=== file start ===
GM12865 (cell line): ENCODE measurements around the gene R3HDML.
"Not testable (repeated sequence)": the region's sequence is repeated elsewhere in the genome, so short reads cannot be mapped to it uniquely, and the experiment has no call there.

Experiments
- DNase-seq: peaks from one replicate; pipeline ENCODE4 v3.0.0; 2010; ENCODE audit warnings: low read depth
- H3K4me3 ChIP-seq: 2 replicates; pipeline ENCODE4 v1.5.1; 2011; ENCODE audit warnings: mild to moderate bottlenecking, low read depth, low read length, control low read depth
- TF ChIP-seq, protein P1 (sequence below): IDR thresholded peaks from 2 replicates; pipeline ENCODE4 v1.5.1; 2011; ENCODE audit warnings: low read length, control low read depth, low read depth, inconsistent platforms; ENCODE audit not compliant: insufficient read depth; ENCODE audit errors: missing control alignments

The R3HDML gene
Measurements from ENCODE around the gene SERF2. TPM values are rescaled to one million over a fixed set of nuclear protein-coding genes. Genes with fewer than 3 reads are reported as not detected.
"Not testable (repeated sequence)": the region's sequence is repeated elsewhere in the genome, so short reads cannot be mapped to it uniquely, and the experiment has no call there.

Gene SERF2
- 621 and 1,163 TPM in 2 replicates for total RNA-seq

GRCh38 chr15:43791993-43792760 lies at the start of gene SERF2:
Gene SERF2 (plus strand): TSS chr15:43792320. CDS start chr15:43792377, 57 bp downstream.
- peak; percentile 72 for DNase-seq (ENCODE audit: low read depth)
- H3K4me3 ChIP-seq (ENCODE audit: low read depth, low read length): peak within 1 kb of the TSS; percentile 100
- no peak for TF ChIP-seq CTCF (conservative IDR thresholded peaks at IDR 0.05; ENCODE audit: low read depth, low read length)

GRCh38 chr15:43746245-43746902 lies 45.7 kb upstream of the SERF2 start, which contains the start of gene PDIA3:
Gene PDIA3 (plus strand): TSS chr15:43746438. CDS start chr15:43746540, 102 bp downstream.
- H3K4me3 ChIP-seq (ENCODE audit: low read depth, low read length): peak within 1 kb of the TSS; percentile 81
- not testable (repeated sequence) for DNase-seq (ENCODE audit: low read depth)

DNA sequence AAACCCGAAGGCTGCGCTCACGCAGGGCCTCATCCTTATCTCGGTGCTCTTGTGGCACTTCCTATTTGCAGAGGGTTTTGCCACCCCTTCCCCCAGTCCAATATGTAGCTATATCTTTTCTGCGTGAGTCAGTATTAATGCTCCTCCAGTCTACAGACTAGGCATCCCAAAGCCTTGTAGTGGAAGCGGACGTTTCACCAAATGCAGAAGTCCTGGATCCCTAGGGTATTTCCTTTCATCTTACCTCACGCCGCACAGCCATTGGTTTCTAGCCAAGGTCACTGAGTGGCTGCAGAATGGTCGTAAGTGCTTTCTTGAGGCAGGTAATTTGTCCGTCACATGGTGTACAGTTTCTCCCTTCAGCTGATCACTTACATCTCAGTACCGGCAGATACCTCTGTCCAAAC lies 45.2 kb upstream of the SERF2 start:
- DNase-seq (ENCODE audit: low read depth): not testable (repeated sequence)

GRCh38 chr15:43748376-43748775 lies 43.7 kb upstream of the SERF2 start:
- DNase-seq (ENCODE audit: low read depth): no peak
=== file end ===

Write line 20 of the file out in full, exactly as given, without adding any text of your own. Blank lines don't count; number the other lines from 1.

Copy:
- not testable (repeated sequence) for DNase-seq (ENCODE audit: low read depth)